preprint

noun
pre·​print | \ ˈprē-ˌprint How to pronounce preprint (audio) , ˌprē-ˈprint \

Definition of preprint

 (Entry 1 of 2)

1 : an issue of a technical paper often in preliminary form before its publication in a journal
2 : something (such as an advertisement) printed before the rest of the publication in which it is to appear

preprint

verb
pre·​print | \ (ˌ)prē-ˈprint How to pronounce preprint (audio) \
preprinted; preprinting; preprints

Definition of preprint (Entry 2 of 2)

transitive verb

: to print in advance for later use

Examples of preprint in a Sentence

Recent Examples on the Web: Noun In a recent preprint study, published ahead of peer review, scientists tried to estimate this with a meta-analysis, or a study of studies. Brenda Goodman, CNN, 1 Sep. 2022 Recent concerns over airborne transmission arose after a preprint study of hospitalized monkeypox patients in the U.K. found widespread contamination throughout their rooms, including in 5 out of 15 air samples. Megan Molteni, STAT, 12 Aug. 2022 The preprint study, which has not been peer-reviewed, was authored by researchers from the Harvard T.H. Chan School of Public Health, Boston University School of Public Health, and the Boston Public Health Commission. Martin Finucane, BostonGlobe.com, 10 Aug. 2022 Another recent preprint study by infectious disease experts at UC San Diego looked at 568 Covid patients and found that 27 percent of them experienced rebounding symptoms. David Cox, Wired, 9 Aug. 2022 Al-Aly is the lead author of a preprint study on U.S. veterans that found that the risk of developing heart or lung disease, blood clotting issues and other serious health problems — including death — rose with each subsequent infection. Corinne Purtill, Los Angeles Times, 2 Aug. 2022 Neither preprint study, for instance, found evidence of actual virus in the liver tissue of infected children. Aria Bendix, NBC News, 29 July 2022 This preprint study doesn’t rule out other possible causes of long COVID, however, particularly because not all of the long COVID sufferers had the spike protein in their blood. Sasha Warren, Scientific American, 21 July 2022 The findings were posted on the preprint server arXiv and have been accepted for publication in the journal Nature, according to a press release. Will Sullivan, Smithsonian Magazine, 29 Aug. 2022 Recent Examples on the Web: Verb The study was released to preprint recently and has not been peer reviewed. Julie Washington, cleveland, 18 Jan. 2022 Scientists are good at creating new ways of sharing information, from the World Wide Web to preprint servers like arXiv. Iulia Georgescu, Wired, 28 Sep. 2021 Although journals have tried to speed up peer review, many authors bypass it altogether by uploading working papers to preprint sites. The Economist, 30 May 2020 Over the past few months, scientists around the world have embarked on similar efforts to identify medicines that might treat Covid-19, posting their work to preprint servers and debating the merits of various approaches. Adam Feuerstein, STAT, 6 Apr. 2020 This objection has fallen by the wayside in response to widespread support for the value that preprints confer. Jeffrey S. Flier, STAT, 23 Mar. 2020 Some are posting their work to preprint servers, a practice that, while common in fields like physics, has never taken off in biology. Quanta Magazine, 7 July 2016 In today’s preprinted Food & Dining section, the Summer Eating List reported that Pizzeria Portofino would be open for breakfast, lunch, dinner and weekend brunch. Chicago Tribune, chicagotribune.com, 4 June 2019 There is a page-numbering error in some editions of Sunday’s preprinted Real Estate section. Chicago Tribune, chicagotribune.com, 18 May 2018 See More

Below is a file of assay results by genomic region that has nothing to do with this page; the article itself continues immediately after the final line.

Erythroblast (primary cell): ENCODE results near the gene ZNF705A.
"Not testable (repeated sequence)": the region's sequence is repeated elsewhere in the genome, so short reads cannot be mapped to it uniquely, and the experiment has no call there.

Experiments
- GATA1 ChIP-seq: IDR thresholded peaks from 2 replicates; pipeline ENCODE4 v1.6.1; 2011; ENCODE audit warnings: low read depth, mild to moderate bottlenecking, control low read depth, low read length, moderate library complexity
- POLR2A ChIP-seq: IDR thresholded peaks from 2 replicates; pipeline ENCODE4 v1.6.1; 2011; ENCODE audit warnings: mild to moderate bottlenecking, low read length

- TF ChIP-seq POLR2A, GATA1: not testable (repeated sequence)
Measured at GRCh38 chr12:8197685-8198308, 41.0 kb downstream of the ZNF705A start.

These example sentences are selected automatically from various online news sources to reflect current usage of the word 'preprint.' Views expressed in the examples do not represent the opinion of Merriam-Webster or its editors. Send us feedback.

First Known Use of preprint

Noun

1889, in the meaning defined at sense 1

Verb

1897, in the meaning defined above

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Time Traveler for preprint

Time Traveler

The first known use of preprint was in 1889

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Dictionary Entries Near preprint

preprimary

preprint

preprocess

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Statistics for preprint

Last Updated

25 Sep 2022

Cite this Entry

“Preprint.” Merriam-Webster.com Dictionary, Merriam-Webster, https://www.merriam-webster.com/dictionary/preprint. Accessed 6 Oct. 2022.

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